HOW TO “UNDO” A DATED RANCHER

When it came to giv­ing her 1980s ranch house a re­fresh, an or­ganic farmer turned to her roots—and her fer­tile 400+ acres—for earthy, airy dec­o­rat­ing in­spi­ra­tion. (Psst: You’ve gotta see the mas­ter bath.)

Country Living (USA) - - FIELD NOTES - writ­ten by RHONDA REIN­HART pho­to­graphs by BRIAN WOOD­COCK styling by PAGE MULLINS

Bloom where you’re planted. That was the motto of Lau­ren Palmer’s fa­ther My­ron, a land­scaper, and his words have shaped both Lau­ren’s ca­reer and de­sign phi­los­o­phy. As the farmer and owner of Smyrna, Ten­nessee’s Blooms­bury Or­ganic Farm (blooms­bury­farms.com)— named af­ter My­ron’s motto— Lau­ren built a thriv­ing 400-acre or­ganic pro­duce busi­ness from, quite lit­er­ally, the ground up. And when it was time to re­vive a seen-bet­ter-days 1980s rancher on the same prop­erty (a piece of land she’d saved from de­vel­op­ment), Lau­ren em­braced a sim­i­lar spirit and a pal­ette of earthy, un­der­stated hues to com­ple­ment the land­scape. “I grew up sur­rounded by the grays and browns of the earth,” she says, not­ing both her fa­ther’s in­flu­ence and her mother’s sim­i­larly un­der­stated de­sign aes­thetic. Be­cause the home was in “hor­ri­ble” con­di­tion—in ad­di­tion to old-school rem­nants from the “New Coke” era, there was spray paint on the walls and a deer head in the freezer—Lau­ren en­listed fam­ily, namely mom Teresa and sis­ter Abby, to help re­con­fig­ure the 1,500-square­foot space. First up: a more open and airy foot­print. Lau­ren re­moved the drop ceil­ings and trans­formed the dark and dirty car­port into a light, spa­cious kitchen over­look­ing the newly com­bined liv­ing and din­ing rooms.

The Palmer trio then brought in ma­te­ri­als that re­flect their re­strained— and re­claimed—aes­thetic. “You’re not see­ing a lot of color,” says Teresa. “We’d rather let the mix of woods, fab­rics, and nat­u­ral pati­nas tell our de­sign story.”

Pecky Cy­press Ceil­ings

With its stain­less steel fin­ishes (in­clud­ing the apron-front sink; franke .com), pre­dom­i­nantly gray col­or­way (Shak­er­style cab­i­nets, mar­ble coun­ter­tops) and con­crete pavers (pea­cock­pavers.com), this car­port-turned kitchen could veer cold. But the tex­tured pecky cy­press ceil­ing casts a warmth above the space— and through­out the en­tire home.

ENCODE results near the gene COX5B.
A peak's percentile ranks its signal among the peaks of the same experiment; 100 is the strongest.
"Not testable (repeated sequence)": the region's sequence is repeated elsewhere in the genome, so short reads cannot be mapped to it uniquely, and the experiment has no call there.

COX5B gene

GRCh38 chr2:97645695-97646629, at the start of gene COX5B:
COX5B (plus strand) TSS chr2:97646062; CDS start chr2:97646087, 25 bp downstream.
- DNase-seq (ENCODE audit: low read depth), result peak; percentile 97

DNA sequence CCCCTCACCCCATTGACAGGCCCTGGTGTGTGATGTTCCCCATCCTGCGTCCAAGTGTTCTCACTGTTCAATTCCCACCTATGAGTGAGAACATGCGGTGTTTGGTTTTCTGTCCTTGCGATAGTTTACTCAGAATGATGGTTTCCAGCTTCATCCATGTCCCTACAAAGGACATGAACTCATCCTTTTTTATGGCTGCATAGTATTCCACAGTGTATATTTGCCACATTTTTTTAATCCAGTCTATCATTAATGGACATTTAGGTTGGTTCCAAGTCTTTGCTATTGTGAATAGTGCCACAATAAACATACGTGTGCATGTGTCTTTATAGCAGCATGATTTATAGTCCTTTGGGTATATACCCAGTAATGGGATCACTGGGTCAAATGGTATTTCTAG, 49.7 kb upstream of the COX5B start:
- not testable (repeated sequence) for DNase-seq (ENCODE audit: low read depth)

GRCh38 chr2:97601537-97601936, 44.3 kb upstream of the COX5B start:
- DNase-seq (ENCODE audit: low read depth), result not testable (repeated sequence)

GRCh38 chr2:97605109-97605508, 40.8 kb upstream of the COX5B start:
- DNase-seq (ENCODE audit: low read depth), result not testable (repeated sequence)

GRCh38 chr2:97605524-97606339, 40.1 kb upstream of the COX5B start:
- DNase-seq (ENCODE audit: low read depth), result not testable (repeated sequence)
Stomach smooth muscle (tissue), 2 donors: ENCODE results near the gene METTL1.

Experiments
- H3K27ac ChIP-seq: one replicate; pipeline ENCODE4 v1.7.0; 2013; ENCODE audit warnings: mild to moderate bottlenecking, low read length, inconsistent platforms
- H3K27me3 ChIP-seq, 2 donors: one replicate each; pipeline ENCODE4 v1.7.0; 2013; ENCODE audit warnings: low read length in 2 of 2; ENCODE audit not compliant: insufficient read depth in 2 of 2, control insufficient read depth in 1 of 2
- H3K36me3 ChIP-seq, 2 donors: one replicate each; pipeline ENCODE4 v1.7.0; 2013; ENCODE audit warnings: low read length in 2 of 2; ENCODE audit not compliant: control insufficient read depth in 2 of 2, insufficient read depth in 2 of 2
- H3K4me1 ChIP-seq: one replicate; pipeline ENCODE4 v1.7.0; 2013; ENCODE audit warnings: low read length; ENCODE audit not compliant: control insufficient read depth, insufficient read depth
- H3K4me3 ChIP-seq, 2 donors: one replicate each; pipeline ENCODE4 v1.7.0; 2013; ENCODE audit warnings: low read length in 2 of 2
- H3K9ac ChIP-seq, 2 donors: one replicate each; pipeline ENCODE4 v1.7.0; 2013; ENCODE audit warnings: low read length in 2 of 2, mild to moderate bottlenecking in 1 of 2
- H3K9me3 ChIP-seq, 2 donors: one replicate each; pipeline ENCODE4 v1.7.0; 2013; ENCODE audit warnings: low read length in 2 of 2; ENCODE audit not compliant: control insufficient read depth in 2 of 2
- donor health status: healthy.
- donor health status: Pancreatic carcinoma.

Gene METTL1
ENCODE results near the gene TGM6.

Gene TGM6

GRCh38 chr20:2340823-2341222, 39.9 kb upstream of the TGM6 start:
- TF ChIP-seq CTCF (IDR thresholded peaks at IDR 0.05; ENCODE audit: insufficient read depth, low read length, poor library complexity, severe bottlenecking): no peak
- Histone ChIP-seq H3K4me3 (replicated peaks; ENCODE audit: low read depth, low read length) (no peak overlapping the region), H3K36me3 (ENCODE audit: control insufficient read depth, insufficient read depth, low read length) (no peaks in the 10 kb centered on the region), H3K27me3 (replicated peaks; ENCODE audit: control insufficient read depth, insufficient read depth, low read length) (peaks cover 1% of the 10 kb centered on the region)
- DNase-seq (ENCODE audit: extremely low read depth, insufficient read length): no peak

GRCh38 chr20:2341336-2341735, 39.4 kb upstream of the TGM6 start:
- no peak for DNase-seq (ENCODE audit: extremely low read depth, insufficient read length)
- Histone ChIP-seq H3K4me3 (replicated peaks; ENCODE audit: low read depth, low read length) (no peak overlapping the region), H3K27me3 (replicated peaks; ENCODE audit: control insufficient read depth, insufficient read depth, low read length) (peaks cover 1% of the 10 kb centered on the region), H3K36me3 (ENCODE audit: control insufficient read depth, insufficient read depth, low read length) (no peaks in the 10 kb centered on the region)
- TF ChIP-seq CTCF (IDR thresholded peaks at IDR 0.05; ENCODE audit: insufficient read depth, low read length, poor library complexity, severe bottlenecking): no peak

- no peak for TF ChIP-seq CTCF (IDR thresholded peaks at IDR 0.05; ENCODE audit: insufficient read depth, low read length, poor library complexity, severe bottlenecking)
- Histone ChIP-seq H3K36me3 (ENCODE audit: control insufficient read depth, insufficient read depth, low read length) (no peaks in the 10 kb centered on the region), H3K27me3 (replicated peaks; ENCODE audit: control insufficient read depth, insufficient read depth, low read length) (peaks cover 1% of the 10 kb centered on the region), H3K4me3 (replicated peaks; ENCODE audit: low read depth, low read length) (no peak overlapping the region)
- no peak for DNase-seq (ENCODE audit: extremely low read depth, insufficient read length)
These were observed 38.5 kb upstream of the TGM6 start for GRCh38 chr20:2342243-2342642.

Large-Scale Light­ing

Both the kitchen and din­ing space fea­ture state­ment fix­tures (southof­mar­ket.biz) that lend warmth to the open floor plan.

The same goes for daugh­ter Palmer’s room, too (see page 61).

The re­con­fig­ured liv­ing space—with vaulted 13-foot ceil­ings!—stays com­fort­ably grounded with a thought­ful mix of gray, brown, and oat­meal hues. Prop­erly scaled fur­ni­ture, in­clud­ing five-foot-tall tufted ban­quettes, a tele­vi­sion­con­ceal­ing eight-foot painted cab­i­net, and high-back linen wing­back chairs (verellen.biz) keep the room from feel­ing cav­ernous.

TOP: In ad­di­tion to a gable roof and cus­tom sconces (theiron­ga­teon­line.net), the for­merly red-brick ranch got a crisp coat of Sim­ply White by Ben­jamin Moore.

ABOVE: Lau­ren and her daugh­ter, Palmer (age 5), smile among some of the or­ganic veg­eta­bles that Lau­ren and her team grow on the farm that she’s op­er­ated for more than 10 years.

The light-filled mud­room/ pantry is home to a charm­ing Dutch door, a built-in cab­i­net with scal­loped shelves, and a chipped an­tique bench (An­tiques on Hol­i­day; 850-837-0488).

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